Food Safety News reports that Reps. Rosa DeLauro (D-CT) and Louise Slaughter (D-NY) are introducing a bill in the House of Representatives that would give the Department of Agriculture’s Food Safety and Inspection Service (FSIS) the authority to declare any foodborne pathogen an adulterant and recall contaminated products.

The “Pathogen Reduction and Testing Reform Act” amends the Federal Meat Inspection Act, the Poultry Inspection Act, and the Egg Products Inspection Act to create a clearer definition for an adulterant to include “a microbial pathogen, such as Campylobacter or Salmonella, that is resistant to not less than two critically important antibiotics for human medicine” and mandates that FSIS develop and implement stronger testing protocols to identify the adulterants.

“We need to make sure that USDA and the other agencies have the tools and the mandate to move rapidly on behalf of public health,” DeLauro said.

Although several strains of E. coli have been declared adulterants, along with Salmonella and Listeria monocytogenes in ready-to-eat products, FSIS has previously indicated that it does not have the authority to declare Salmonella an adulterant in cases such as raw poultry.

As I said to the Oregonian:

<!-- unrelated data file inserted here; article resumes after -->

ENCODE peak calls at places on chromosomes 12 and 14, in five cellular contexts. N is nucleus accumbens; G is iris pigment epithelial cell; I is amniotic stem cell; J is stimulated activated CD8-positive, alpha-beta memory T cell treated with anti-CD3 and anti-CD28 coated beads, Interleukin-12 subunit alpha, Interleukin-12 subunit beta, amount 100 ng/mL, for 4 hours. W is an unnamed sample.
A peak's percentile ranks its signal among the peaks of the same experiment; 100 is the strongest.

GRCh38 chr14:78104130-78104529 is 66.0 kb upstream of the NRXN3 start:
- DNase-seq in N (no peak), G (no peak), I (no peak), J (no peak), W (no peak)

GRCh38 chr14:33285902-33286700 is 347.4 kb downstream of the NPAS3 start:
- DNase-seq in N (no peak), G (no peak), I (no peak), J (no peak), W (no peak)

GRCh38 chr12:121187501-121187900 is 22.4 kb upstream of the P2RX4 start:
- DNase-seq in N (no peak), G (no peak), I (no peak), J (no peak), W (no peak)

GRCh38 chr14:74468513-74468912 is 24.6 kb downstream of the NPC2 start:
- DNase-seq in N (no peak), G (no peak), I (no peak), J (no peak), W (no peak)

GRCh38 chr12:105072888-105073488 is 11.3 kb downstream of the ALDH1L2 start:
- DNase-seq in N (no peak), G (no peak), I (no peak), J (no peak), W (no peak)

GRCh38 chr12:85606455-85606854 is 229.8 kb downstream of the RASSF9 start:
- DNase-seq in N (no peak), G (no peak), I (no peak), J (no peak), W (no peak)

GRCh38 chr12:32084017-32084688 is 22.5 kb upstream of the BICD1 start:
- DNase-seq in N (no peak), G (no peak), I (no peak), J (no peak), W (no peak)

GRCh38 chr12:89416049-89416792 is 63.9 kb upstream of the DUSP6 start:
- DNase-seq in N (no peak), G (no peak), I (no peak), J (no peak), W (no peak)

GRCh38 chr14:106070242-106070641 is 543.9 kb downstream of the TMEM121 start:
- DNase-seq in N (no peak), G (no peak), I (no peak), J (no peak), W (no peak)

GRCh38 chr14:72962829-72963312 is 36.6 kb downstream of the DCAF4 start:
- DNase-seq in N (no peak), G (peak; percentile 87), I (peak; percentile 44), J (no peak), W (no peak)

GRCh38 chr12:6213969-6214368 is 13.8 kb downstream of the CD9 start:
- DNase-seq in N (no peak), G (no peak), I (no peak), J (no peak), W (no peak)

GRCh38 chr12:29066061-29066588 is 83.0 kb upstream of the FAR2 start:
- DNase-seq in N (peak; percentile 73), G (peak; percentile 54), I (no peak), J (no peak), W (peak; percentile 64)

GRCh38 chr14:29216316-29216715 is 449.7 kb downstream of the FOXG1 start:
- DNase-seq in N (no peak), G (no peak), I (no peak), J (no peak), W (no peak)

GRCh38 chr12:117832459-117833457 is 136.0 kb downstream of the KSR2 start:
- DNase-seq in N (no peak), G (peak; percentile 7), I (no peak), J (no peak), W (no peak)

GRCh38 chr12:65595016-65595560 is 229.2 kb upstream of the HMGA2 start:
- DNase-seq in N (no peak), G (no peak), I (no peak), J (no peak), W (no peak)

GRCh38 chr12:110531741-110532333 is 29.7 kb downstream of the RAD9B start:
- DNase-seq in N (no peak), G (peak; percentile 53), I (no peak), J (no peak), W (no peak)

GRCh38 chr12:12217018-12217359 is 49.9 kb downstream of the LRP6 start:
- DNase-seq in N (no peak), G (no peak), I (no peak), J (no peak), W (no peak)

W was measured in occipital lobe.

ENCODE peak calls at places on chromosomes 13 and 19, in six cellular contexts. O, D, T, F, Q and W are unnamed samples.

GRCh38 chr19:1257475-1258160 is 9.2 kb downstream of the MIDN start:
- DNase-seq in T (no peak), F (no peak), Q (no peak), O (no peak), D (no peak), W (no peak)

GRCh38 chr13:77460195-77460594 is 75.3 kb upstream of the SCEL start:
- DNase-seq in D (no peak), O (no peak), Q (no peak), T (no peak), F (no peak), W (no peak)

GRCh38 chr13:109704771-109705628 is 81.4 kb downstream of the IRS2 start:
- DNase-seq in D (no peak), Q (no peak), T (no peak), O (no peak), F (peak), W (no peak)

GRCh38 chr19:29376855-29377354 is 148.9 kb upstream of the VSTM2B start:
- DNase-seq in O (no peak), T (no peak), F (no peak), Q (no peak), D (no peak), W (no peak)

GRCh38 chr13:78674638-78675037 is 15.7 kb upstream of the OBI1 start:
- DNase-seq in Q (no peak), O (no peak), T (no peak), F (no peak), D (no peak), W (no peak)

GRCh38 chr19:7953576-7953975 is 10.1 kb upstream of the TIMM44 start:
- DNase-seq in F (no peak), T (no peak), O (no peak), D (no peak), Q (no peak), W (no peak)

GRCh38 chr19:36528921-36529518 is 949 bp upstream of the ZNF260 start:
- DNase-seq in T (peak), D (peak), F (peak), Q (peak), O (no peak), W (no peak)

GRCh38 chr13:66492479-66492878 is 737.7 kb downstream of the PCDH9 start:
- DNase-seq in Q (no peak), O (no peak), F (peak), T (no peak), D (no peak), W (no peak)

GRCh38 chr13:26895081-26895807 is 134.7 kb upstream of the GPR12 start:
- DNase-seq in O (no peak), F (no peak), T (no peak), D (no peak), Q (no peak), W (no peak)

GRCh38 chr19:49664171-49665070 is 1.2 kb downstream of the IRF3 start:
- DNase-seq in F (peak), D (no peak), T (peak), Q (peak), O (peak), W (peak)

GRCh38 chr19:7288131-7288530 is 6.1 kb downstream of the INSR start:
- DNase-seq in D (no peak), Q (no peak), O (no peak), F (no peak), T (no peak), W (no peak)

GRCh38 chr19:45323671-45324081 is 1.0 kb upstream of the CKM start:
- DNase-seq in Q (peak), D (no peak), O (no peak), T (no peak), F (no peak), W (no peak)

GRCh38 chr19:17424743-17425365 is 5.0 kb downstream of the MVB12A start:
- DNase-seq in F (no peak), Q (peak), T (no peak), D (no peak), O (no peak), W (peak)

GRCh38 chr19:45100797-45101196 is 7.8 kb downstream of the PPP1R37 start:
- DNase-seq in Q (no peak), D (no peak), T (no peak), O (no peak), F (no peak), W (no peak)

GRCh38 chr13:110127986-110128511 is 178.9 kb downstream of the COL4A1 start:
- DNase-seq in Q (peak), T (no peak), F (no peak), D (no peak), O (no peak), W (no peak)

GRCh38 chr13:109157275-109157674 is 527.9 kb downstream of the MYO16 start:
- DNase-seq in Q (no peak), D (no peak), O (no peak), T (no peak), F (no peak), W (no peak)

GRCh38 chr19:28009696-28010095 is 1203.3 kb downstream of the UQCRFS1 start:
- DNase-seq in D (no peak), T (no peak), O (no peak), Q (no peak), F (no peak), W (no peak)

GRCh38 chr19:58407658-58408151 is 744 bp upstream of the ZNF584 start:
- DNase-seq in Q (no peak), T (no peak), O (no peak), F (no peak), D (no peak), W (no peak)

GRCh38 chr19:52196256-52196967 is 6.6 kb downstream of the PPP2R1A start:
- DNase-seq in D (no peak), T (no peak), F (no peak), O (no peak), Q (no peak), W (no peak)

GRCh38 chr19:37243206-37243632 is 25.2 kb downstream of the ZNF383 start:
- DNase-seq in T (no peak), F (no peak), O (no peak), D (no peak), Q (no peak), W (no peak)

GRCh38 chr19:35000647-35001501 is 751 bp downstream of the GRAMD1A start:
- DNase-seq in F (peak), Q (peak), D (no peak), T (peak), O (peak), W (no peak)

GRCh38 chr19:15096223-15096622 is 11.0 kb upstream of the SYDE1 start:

Bill Marler, a prominent food safety litigator, welcomed the bill but said it shouldn’t be necessary.

“There’s no question that if (the USDA) chose, especially with ill people repeatedly linked to a product, they have the authority to recall the product and shut these plants down without congressional approval.”

Food Safety News also reported in May that on the third anniversary of filing a petition to the U.S. Department of Agriculture to have antibiotic-resistant Salmonella declared an adulterant, the Center for Science in the Public Interest (CSPI) is still waiting for a response.

On Wednesday, the consumer advocate group filed a lawsuit in the U.S. District Court for the District of Columbia asking the court to require USDA’s Food Safety and Inspection Service (FSIS) to respond to its petition targeting Salmonella Heidelberg, Newport, Hadar and Typhimurium strains.